Tag Archives: Writing Advice

Post# 34: Utilitarian Description

I read a short passage in Joe Hill’s Heart Shaped Box the other night and I liked it so much, I wrote it down and am here to burden you with it.  It’s a short passage.  Here it is:

“She glared at Jude, saw he was dressed, black Doc Martens, ankle-length duster.”

Wow, you’re thinking, I’m so relieved you brought that to my attention.  But, to me, this is a great example of what I like to think of as totally utilitarian physical description.  Joe Hill is not the most concise writer I’ve ever read (I recently read Justin Torres’s We the Animals which re-defines concision in a way I’m not totally crazy about), but he’s got a great eye for the telling detail and he’s very precise and direct with physical description.  And his descriptions, like this one, work for you, consider your experience, your busy day, and your ability to think for yourself.   For me with physical description I’m always thinking, what have you done for me lately?

This description comes about a third the way into HSB in which we’ve met aging rocker Jude Coyne and learned the reasons that he’s now being haunted by a ghost who’s trying to ruin his life and drive him insane as quickly as possible.  We know Jude’s lived hard, spent a lot of time on the road.  We know he’s a rock and roller and probably dresses accordingly, and in six words (black Doc Martens, ankle length duster) Hill confirms this and then some, totally filling in the gaps for me about what Jude looks like and how he carries himself.  He looks like a bit like The Punisher, another Doc and Duster wearing bad ass kind of fellow.

Physical description should always be doing more than describing what a person looks like.  I don’t care if a guy has blue eyes, but for God’s sake, use them.  Description should be working for the character, and therefore, for the reader, dealing with characterization as well as description.  Only a select number of people leave the house in black Doc Martens and an ankle length duster and Jude is one of them.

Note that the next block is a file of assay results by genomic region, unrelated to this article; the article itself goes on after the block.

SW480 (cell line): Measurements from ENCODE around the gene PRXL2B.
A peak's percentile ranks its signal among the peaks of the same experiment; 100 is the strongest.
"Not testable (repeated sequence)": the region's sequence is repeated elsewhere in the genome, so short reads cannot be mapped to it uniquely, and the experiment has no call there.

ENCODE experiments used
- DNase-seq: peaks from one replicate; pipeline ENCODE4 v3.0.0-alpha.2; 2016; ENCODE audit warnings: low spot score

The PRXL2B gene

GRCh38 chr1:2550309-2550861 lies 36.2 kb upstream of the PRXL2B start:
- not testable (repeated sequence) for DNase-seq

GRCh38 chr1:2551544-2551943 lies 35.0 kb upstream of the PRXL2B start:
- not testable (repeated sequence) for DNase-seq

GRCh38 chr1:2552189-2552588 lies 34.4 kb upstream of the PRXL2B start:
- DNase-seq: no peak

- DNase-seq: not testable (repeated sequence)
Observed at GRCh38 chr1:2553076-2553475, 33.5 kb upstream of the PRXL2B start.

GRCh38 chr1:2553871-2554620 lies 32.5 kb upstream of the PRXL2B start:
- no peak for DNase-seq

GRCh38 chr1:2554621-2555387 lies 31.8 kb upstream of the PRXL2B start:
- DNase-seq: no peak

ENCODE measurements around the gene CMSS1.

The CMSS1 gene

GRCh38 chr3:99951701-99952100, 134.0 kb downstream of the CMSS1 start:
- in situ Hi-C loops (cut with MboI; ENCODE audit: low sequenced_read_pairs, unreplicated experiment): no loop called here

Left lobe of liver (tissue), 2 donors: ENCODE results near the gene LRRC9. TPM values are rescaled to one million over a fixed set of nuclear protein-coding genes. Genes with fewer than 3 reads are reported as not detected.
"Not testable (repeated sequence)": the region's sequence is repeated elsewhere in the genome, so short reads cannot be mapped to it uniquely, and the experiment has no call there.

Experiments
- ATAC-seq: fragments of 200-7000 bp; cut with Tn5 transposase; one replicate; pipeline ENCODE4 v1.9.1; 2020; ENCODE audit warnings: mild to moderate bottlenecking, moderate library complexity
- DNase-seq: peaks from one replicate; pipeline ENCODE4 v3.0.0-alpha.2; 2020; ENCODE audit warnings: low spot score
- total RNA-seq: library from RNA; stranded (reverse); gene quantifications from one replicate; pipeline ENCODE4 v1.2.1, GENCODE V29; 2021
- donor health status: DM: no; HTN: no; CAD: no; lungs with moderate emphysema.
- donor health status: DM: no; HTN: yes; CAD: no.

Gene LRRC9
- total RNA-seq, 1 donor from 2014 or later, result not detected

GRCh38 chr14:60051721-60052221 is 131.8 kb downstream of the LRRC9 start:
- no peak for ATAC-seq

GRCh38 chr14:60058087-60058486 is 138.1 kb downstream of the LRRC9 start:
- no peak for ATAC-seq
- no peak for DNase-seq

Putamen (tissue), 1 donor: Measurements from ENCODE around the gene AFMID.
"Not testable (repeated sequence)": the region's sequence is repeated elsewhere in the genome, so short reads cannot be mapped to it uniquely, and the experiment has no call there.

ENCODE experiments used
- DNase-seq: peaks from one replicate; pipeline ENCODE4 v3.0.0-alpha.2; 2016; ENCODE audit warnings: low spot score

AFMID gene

Here’s how Hill might have written the same description if he wanted to make it a lot worse: “She glared at Jude, saw he was dressed in a pair of gleaming Doc Martens, the yellow stitching running up their sides like broken lines down an endless highway.  The shoes were old and broken in and Jude rarely wore any others because they felt so good.  Nothing fit him quite like his trusty Docs.  His duster was ankle length and also black and tickled the shoes as Jude walked.  Its leather had worn with the years and was now soft and supple and fragrant with the many years of his life.”

This description, instead of working for the reader, throttles her with information.  Its greater sin, though, is that it doesn’t put a whole lot of faith in the reader, not nearly as much as Hill’s six words do, which allow you to fill in the gaps for yourself.

If you can deliver the effect of ten words with six, or even better, twenty words with six, keep the six.  Kill the rest.

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Post #25: Circumstance

Ask 10 random people what “Setting” is and they’ll tell you something resembling the following:

The Time and Place a story occurs.

Not so fast.

A third element of setting worth celebrating, though oft neglected, is that of Circumstance, which I humbly submit is actually its most interesting and durable attribute.

In a park at dusk is a time and a place.  But in a park at dusk the moment a war breaks out between two warring factions of squirrels known as the “Corns” and the “Oaks,” that’s another thing entirely.

In Ann Patchett’s lovely novel Bel Canto, a group of distinguished guests is held hostage at a vice president’s manor in a small South American country.   The setting (the house) is, frankly, not particularly interesting.  It’s fine–it’s a big house, lush, and a marked contrast to the roughness of the terrorists who live in the jungles surrounding the city which plays up the unjust ills of the class system in the third world–but they could have been many places and the same set of events (mostly) could have occurred.  What makes her use of setting noteworthy is the circumstance of music.